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Thread: D. adelae - Papery leaves

  1. #1

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    Been having some challenges with D. adelae. It'll grow strongly and produce numerous plantlets, then for no apparent reason, the majority of the leaves dry up and die off leaving rather unsightly plants. Similar effect to what happens if they receive any form of fertilizer. They're planted in LFS, under bright (but not overly bright) light, and in a high-humidity environment. Anyone else encounter this? I've seen numerous shots of some beautiful plants on this site, and just as mine start to look like that, they take a step or two backward. Any feedback/advice would be appreciated.

    Edit: The "specific epithet", second word in binomial species names are always written lower case.



    Joe G.

  2. #2

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    One other bit of info...they are watered from the bottom with distilled/RO water, and sit in approx 1/2 of water at all times. Thanks!
    Joe G.

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    My adalae must be a dud. the leaves don't look normal. They look kind a like o a wrinkled paper, but they're green... hmmm.. It's [img]http://www.**********.com/iB_html312/non-cgi/emoticons/wow.gif[/img] mutated i bet [img]http://www.**********.com/iB_html312/non-cgi/emoticons/cool.gif[/img]
    -the cap.
    Uh... my email is captainalan@gmail.com
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  4. #4

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    Interesting observation...a well-regarded and knowledgeable member of these boards would take the time to "correct" the genus/species identification (which, by the way, I know but didn't feel I had to be hyper precise when making a post -- what's next, spellcheck?), but fail to offer a useful suggestion about the question at hand. Not offering this in a mean-spirited way, but I was rather startled about the nit-pickiness and lack of viable helpful information. Food for thought.
    Joe G.

  5. #5
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    Question

    Hey Seattleguy2,

    I'm a local here down in Puyallup. I share your experience growing the adelae at times. I've had excellent results growing this species in a north kitchen window in pure peat with distilled water 1/2 up the pot. Now the plants are in a terrarium under better light and humidity, and I've noticed the same pattern you described. The parent plants die off and the plantlets take over. From what I read and have observed, this is the normal life-cycle of these plants. Some say that lower light levels tend to make the plants live longer. Best of luck to you. [img]http://www.**********.com/iB_html312/non-cgi/emoticons/smile.gif[/img]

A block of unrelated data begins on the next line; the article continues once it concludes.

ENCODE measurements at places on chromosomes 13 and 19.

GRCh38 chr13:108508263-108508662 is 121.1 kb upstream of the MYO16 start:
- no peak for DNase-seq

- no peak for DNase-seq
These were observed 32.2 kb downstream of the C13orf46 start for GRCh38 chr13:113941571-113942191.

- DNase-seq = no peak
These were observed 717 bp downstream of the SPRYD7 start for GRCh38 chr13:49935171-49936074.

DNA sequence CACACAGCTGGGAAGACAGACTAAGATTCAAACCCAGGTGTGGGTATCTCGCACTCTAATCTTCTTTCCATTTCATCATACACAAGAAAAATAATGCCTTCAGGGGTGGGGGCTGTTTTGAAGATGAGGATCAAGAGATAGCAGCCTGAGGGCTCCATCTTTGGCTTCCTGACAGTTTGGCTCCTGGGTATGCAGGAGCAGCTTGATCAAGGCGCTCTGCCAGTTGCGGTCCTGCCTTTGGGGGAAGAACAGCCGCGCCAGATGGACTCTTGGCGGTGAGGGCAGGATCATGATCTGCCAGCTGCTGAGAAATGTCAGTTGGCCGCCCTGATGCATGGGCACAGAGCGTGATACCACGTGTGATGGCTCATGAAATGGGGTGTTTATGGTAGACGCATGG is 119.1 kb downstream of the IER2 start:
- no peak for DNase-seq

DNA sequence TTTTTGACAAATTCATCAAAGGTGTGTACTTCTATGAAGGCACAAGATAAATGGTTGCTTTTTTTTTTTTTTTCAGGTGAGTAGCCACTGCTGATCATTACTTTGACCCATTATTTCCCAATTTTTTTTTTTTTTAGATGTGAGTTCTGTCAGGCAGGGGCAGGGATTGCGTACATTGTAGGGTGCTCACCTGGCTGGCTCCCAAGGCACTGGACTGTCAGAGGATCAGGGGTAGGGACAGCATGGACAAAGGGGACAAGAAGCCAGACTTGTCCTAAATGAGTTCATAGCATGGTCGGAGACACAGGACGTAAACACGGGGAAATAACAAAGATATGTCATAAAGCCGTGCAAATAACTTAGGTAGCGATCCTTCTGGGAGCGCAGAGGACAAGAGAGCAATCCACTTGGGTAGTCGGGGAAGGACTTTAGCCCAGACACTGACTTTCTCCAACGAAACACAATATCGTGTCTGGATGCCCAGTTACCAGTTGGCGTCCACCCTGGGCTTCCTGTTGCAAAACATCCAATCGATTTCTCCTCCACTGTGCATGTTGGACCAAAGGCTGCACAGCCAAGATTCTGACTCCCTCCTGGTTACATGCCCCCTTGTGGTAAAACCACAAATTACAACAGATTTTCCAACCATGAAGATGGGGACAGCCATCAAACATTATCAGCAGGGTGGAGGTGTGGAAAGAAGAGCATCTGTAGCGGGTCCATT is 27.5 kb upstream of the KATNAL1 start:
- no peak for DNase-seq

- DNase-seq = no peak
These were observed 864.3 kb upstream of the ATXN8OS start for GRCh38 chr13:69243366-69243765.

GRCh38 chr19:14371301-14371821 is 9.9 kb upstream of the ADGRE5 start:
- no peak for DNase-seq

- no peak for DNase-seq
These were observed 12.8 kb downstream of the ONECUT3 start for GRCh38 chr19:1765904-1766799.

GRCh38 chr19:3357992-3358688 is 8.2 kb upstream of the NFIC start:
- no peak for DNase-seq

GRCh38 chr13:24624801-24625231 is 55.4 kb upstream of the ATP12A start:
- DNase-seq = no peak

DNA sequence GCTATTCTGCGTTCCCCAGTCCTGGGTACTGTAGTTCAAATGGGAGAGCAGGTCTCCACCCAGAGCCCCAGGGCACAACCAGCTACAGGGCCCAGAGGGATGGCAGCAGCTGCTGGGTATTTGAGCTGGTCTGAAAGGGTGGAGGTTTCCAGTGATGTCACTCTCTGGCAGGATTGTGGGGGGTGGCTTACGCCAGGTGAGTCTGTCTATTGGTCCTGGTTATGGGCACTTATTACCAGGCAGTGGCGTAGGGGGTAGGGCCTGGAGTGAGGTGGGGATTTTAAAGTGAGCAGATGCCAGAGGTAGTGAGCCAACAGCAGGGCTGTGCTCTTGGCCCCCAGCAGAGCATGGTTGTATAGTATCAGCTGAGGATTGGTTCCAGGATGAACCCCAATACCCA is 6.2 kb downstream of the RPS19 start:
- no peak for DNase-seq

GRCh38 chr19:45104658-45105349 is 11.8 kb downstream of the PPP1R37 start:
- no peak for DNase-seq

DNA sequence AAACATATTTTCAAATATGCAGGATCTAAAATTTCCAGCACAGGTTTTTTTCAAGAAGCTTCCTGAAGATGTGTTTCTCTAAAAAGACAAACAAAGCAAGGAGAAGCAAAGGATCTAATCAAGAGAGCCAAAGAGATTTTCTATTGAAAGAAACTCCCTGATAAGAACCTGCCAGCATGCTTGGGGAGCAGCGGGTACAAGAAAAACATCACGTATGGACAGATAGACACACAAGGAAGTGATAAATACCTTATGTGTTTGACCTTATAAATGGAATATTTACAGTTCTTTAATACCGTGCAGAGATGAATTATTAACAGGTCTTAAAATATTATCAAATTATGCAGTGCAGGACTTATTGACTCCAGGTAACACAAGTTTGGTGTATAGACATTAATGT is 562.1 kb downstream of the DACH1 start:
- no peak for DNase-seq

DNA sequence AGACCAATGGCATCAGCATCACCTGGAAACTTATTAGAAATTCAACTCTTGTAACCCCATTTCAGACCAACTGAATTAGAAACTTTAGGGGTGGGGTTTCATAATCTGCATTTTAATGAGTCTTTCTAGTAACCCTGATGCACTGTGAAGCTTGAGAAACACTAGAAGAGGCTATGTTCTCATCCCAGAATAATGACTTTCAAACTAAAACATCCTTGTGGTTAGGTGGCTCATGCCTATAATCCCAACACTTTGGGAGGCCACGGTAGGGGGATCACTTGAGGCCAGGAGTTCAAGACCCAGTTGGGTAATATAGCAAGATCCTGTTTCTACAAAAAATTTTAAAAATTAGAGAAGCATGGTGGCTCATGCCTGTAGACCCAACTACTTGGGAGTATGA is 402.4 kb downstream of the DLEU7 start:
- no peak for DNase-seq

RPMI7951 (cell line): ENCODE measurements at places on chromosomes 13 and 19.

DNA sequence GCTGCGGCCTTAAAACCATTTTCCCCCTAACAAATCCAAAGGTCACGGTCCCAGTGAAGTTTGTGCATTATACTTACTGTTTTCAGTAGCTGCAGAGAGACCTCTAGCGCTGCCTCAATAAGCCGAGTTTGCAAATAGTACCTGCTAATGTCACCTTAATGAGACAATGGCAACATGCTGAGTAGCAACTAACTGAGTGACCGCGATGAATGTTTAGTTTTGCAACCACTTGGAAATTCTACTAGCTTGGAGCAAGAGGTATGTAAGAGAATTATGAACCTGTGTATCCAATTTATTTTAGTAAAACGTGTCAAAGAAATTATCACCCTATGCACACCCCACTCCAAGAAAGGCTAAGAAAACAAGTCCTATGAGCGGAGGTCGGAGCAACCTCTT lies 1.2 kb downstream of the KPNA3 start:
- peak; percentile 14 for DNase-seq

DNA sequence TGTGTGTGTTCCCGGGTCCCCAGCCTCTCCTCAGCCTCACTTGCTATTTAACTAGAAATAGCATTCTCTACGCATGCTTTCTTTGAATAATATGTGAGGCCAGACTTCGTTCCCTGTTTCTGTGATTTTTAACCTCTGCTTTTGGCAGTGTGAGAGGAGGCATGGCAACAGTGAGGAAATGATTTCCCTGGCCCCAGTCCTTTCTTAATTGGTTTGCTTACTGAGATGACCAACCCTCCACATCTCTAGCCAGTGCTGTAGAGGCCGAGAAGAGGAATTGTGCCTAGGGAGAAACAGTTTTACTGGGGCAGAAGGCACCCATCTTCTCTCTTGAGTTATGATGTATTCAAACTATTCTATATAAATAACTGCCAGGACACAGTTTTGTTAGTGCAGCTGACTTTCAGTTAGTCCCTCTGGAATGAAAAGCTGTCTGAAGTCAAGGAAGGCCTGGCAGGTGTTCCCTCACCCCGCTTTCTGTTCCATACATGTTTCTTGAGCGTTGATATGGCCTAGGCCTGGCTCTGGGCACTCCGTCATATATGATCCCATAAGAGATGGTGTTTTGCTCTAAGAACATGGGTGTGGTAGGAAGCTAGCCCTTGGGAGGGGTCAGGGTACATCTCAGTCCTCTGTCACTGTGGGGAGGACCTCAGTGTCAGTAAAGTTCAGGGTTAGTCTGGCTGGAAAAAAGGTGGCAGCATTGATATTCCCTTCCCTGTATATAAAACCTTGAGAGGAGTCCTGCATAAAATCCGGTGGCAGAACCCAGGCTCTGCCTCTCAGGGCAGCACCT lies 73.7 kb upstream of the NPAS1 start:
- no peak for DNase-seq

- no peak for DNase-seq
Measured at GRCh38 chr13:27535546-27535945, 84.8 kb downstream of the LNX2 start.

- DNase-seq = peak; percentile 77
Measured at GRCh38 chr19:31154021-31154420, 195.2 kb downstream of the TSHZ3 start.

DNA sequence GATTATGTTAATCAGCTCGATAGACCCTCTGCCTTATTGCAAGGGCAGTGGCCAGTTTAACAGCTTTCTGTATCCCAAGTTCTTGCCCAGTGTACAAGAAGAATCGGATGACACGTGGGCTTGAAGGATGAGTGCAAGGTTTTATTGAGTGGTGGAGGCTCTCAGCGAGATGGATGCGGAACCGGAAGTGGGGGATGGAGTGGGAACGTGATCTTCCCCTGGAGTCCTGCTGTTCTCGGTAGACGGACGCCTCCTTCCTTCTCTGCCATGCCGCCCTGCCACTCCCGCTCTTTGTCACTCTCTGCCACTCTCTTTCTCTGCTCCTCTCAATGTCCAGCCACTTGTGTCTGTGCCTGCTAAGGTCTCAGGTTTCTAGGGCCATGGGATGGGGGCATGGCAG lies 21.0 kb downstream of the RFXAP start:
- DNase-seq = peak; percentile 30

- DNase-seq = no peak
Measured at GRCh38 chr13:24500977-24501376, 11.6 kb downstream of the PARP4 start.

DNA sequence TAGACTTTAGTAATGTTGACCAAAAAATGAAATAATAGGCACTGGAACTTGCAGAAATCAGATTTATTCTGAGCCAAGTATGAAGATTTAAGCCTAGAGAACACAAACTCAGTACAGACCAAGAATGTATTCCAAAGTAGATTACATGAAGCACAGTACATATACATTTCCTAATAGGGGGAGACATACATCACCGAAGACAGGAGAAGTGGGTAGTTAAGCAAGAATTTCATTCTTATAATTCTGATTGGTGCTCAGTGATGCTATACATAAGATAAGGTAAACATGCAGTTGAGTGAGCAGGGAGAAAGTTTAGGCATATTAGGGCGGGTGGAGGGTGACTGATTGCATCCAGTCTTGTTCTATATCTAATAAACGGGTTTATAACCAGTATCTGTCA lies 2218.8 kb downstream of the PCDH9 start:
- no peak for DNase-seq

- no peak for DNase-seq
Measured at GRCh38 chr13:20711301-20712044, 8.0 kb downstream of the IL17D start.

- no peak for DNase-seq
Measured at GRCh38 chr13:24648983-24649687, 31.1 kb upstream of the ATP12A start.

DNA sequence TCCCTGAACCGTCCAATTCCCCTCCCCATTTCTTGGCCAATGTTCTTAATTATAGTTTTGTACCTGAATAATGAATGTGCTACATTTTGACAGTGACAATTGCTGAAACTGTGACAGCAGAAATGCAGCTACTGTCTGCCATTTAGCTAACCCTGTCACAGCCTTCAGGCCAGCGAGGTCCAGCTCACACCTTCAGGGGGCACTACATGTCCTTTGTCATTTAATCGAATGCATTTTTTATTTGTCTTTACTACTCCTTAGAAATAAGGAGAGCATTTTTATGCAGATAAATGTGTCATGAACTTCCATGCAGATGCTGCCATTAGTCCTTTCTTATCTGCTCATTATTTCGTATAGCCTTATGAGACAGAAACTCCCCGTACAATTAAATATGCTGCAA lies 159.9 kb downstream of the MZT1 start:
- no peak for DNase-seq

-Homer

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    I also have had my Drosera adelae produce nice clumps of plantlets, only to have the main plants leaves decline rapidly. This seemed to occur when I took newly acquired plants that were kept in lower light conditions, and placed them in higher light conditions. In most cases the main/parent plant recovered with newer compact and very deep red leaves.

    I use rain or distilled water and I do not keep my plants standing in water at all times. I do allow the tank or saucer to dry out for a day before adding water. Care is taken to not allow the medium to dry out. Signs of drying out include rapid loss of dew and even browning leaves. Of course, root rot can also exhibit similar symptoms.
    Nick

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    Same here, but at the time I did not know it, lol.

    Regards,

    Joe

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    Red face

    Quote Originally Posted by [b
    Quote[/b] (CaptainDrosera @ Jan. 22 2004,17:18)]My adalae must be a dud. the leaves don't look normal. They look kind a like o a wrinkled paper, but they're green... hmmm.. It's [img]http://www.**********.com/iB_html312/non-cgi/emoticons/wow.gif[/img] mutated i bet [img]http://www.**********.com/iB_html312/non-cgi/emoticons/cool.gif[/img]
    -the cap.
    check your plant for Aphids!!! look at the underside of the leaf

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